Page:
This past weekend at Rock Valley College, Professor Brian Wagner gave a lecture about climate change, “One Earth.” His approach was different to the issue than most that are available to listen to on a podcast or on cable news. The goal of the lecture was to meet an understanding of how environmental ethics, science, and religion can agree and support each other on this argument. Instead of the norm of polar opposites. The idea is one of two things, the argument from ignorance or the argument from design.
The argument from ignorance entails these are events that cannot be explained by science. If something cannot be explained by science, then it is the result of a supernatural force. Some phenomena is the result of supernatural forces at work. There then must exist a supernatural designer agent. The cons to this argument are that God ends up becoming unknowable. Religion and science are always in conflict with each other. Or the train of thought adopts that God gets smaller the more we learn. The greater ignorance practiced, the more falsehoods are adopted (we can attribute anything to things we cannot explain like Chuck Norris). Agnosticism ends up becoming the answer. We cannot know God nor understand religion.
The argument from design leans on science to show that the world shows intricate order and obvious purposefulness. If this is true then these events point toward a product of supernatural intelligent design. There then must exist a supernatural designer agent. The cons to this argument are that God ends up becoming knowable (partial or fully). Religion and science are agree each other. Everything that’s true in science is true about God, and God has everything to do with science. Then the more we learn about science the more we learn about God. Knowledge is the answer. We can know God and understand religion.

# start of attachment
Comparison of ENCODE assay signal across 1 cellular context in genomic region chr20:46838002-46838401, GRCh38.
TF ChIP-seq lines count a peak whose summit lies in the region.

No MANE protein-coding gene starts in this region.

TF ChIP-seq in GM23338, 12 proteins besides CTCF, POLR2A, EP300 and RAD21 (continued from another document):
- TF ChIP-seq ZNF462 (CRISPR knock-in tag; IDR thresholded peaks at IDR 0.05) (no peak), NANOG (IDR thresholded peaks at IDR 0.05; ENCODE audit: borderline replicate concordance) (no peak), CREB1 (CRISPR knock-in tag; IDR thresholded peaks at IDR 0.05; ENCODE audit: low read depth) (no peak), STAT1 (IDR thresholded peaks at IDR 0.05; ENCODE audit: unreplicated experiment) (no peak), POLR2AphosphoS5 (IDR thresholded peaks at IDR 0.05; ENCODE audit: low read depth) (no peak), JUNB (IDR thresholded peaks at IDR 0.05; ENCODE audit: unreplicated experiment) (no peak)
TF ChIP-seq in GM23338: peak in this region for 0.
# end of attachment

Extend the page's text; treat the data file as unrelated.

When it comes to these sensitive topics, even from using these two viewpoints, it is helpful to learn which side to take a stand on and why it is important to develop the points. Being able to understand one’s own points and understand where the other person is coming from can do a lot of good bringing forward a healthy conversation. The key is to seek out and build a point of view by and for oneself.
Towards the end of the lecture, there was a multitude of modern solutions that one could choose to venture on. This idea for solutions came from the dominion versus stewardship argument in Professor Wagner’s point of view. “Regardless of what you do or don’t do, it will never hurt to choose to be a good steward of our planet. Forget trying to go to Mars and trying to build a colony out there! Let’s focus on what we have here on Earth and take care of it. Even to the point of renewal.” Here are some of his options: Eating less meat (100 meals per year to 12 meals per year), stop buying plastic bottles, bring reusable bags to stores, no Styrofoam, use less water, turn off lights, raise the thermostat in the summer, lower the thermostat in the winter, recycle more, reuse sacks/bottles/plastic cups, start a worm farm, drive differently, eat differently, and buy local food. That’s just a start.
The local group, Unity In Diversity (UID), sponsored the lecture along with the RVC Committee, Promoting An Inclusive Community (PAIC). The founders of UID
are Ziyad and Kathryn Shihadah. When asked about necessity these kinds of events Ziyad said, “We have been disillusioned with the process for years, even decades. I don’t want to see that carried over. You’re (the youth) are the next generation, and you need to realize that you can really make a difference!” Kathryn spoke about their group, “We can always use more people. UID isn’t for a specific group of people, it’s for everybody.”
The turnout for the event on a Saturday morning is encouraging. There weren’t only locals attending the event, but a handful of students were there as well. The next notable event on RVC campus will be the Job and Internship Fair, Wednesday the 27th.